Federal American Eagle - 5 shots in 1.338 inches

Federal American Eagle - 5 shots in 1.338 inches

Magtech’s “Blue Box” FMC has always shot surprisingly well for me, and this lot of 9mm was no different with a group of .981 inches.

Magtech FMC (9B) - 5 shots in .981 inches

Magtech FMC (9B) - 5 shots in .981 inches

This was the first time I’d ever tried any Black Hills handgun ammunition. This 124 grain FMJ 9mm ammo is loaded in once-fired brass. I wasn’t quite sure what to expect, especially after seeing the various headstamps – there must’ve been brass from 6 different manufacturers all in one 50-round box. This jacketed ammo was on the expensive side, especially for being remanufactured, at $17.95 for a box of 50.

The Black Hills ammo blew me away with a .665″ group.

Black Hills Remanufactured FMJ - 5 shots in .665 inches

Black Hills Remanufactured FMJ - 5 shots in .665 inches

Winchester’s Supreme Elite Bonded PDX1 was another new one for me. I was looking forward to seeing what this ammo would do. This +P loaded ammo has very good expansion characteristics, but shot an unimpressive 1.223″ group.

Winchester Supreme Elite Bonded PDX1 - 1.223 inches

Winchester Supreme Elite Bonded PDX1 - 1.223 inches

The last ammo tested was Magtech’s Guardian Gold, their high-end defensive hollow point round. I expected this to shoot better than their cheap FMC, but was let down with the worst group of the day: 1.445 inches.

Magtech Guardian Gold - 1.445 inch group

Magtech Guardian Gold - 1.445 inch group

After it was all said and done, I decided to try 13-round groups (entire high capacity magazine in the HK) of the Black Hills and Reed’s ammo. The 13-round groups confirmed my earlier findings with a 2.01″ group from the Black Hills ammo and a 2.989″ group from Reed’s.

13 rounds of Black Hills 9mm in 2.01 inches

13 rounds of Black Hills 9mm in 2.01 inches

13 rounds of Reed's ammo in 2.989 inches

13 rounds of Reed's ammo in 2.989 inches

The final results:

Ammo Type Group Size Price per round
Black Hills Remanufactured FMJ .665″ $0.36
Reed’s Ammo Hornady XTP .832″ $0.46
Speer Gold Dot .863″ $0.60
Magtech FMC (9B) .981″ $0.28
Winchester Ranger NATO FMJ 1.298″ $0.34
Winchester Supreme Elite Bonded PDX1 1.223″ $0.95
American Eagle FMJ 1.338″ $0.28
Magtech Guardian Gold 1.445″ $0.70

All-in-all, it was a great day at the range. When my worst 5-shot group at 15 yards is 1.445″, I can’t complain – the HK USPc 9mm is one heck of a shooter.

The Black Hills ammo really knocked my socks off – I’ll be getting more of that. And for now, I’ll stick to Reed’s for defensive carry ammunition – definitely the best bang for the buck as far as hollow point go.

Apr
1

New Barrel Break-In Procedure

I’ve put off writing about this subject because there’s a ton of theories out there that all fly in different directions, and people get very touchy about their methods. So what I’m going to do is tell you what works for me. Do not consider this gospel, follow my guidelines at your own risk, etc.

Also, you’ll see instructions below to “clean.” Now, when I say “clean,” I don’t mean beat the crap out of the bore with a wire brush – I mean use a good, appropriate solvent, a bore guide, a one-piece coated rod (Bore Tech, Dewey, or Tipton CF), flannel patches and a nylon brush. I like Bore Tech cleaning products (Eliminator for centerfire and Rimfire Blend for rimfires), but many other solvents out there will equal Bore Tech’s.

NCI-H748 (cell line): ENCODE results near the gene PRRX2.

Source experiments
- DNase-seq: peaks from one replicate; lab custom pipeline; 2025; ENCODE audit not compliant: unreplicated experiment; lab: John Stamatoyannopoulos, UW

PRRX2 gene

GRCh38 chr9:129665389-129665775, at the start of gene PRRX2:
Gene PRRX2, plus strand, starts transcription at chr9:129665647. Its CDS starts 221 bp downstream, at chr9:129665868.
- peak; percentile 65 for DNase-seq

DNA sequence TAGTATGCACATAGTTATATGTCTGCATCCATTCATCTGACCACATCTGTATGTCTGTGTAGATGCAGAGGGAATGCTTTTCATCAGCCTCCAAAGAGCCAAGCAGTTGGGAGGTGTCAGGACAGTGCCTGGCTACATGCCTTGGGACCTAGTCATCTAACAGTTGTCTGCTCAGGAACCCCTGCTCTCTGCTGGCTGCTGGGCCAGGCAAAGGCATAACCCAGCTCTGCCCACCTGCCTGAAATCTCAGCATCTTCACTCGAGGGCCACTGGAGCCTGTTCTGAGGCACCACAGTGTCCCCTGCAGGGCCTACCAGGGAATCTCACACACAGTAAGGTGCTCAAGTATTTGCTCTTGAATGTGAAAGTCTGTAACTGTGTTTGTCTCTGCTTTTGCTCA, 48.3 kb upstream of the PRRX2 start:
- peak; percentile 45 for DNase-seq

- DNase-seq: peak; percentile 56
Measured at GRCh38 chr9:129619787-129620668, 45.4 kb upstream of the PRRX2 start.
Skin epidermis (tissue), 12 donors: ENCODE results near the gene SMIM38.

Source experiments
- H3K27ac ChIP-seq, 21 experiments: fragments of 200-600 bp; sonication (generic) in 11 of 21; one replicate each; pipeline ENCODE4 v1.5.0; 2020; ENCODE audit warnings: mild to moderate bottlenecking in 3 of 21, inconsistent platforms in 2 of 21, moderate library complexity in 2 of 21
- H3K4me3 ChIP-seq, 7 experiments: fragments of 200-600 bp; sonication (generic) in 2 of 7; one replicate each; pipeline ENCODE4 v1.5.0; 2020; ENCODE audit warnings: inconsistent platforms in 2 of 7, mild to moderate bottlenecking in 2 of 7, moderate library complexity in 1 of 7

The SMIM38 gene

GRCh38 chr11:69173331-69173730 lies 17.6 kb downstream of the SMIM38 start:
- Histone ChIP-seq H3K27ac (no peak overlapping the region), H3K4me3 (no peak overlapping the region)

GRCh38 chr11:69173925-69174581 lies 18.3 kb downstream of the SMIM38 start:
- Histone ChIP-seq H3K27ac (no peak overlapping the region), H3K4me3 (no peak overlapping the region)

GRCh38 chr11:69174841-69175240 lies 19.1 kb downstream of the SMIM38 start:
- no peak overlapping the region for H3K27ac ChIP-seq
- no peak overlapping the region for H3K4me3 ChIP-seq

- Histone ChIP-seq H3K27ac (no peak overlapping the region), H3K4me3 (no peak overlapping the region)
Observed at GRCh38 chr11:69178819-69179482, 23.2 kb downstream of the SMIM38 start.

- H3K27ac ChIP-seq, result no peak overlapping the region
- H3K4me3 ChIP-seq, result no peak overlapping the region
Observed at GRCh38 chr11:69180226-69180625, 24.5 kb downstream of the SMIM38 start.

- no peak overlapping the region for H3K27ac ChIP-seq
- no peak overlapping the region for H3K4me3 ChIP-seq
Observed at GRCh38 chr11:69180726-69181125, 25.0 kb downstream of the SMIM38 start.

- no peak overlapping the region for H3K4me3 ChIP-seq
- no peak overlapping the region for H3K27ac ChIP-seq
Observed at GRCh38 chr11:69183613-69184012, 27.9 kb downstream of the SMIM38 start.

When I clean a barrel with Eliminator or RfB, Bore Tech’s instructions work quite well: a few wet patches, brush, a few more wet patches, soak, then dry patches until they come out clean.

That said, I basically have two different procedures for basically two different types of barrels: factory production and custom hand-lapped.  We’ll start with the latter, because it’s really easy.

When you get a new firearm that has a custom hand-lapped barrel (like Krieger, WOA, Hart, Lilja, etc.), most of the work is done for you already. All there really is to do is some minor break-in, and that process is simple:

  1. Clean
  2. Fire one shot, clean (repeat 3 times)
  3. Fire three shots, clean
  4. Fire five shots, clean

And you’re done.

Now, with a factory barrel, you’ll find that the throat will be quite a bit rougher than a hand-lapped barrel. My procedure for a factory barrel is similar to the above, albeit a longer process, and I also incorporate an abrasive cleaner like JB bore paste. This is the procedure I use on my Rock River and other AR-15’s, Sig 556, Savage rifles… basically any rifle without a high-end lapped barrel.

Break-in procedure for factory barrels:

  1. Clean.
  2. Work the first 4-5 inches of barrel from breech with a small amount of JB bore paste on a patch, back and forth 10-15 times.
  3. Repeat steps 1 and 2 two more times.
  4. Clean.
  5. Fire one shot, clean. (repeat 5 times for SS barrel, 10-15 times for Chrome-Moly barrels)
  6. Fire three shots, clean. (repeat 3 times for Chrome barrel)
  7. Fire five shots, clean.

Now repeat that whole process until copper fouling is minimized – usually about 3 times on a centerfire rifle, 5 times on a rimfire rifle.

Tedious, isn’t it?

There is an alternative that works quite well: fire-lapping kits. These are just bullets with abrasive coatings that polish the throat and bore. I like Tubb’s Final Finish system. I won’t go into how to use it – just follow the his instructions… it works wonders.

As always with these kinds of things, your results may vary, try at your own risk, etc., etc.

Here are some other handy references if you want to learn more about the barrel manufacturing process and break-in – you should listen closer to the recommendations from the manufacturer of your barrel than me:
Krieger process
Lija process
Hart recommendations (see, they say no abrasives and no break-in necessary!)
Tubb’s fire-lapping info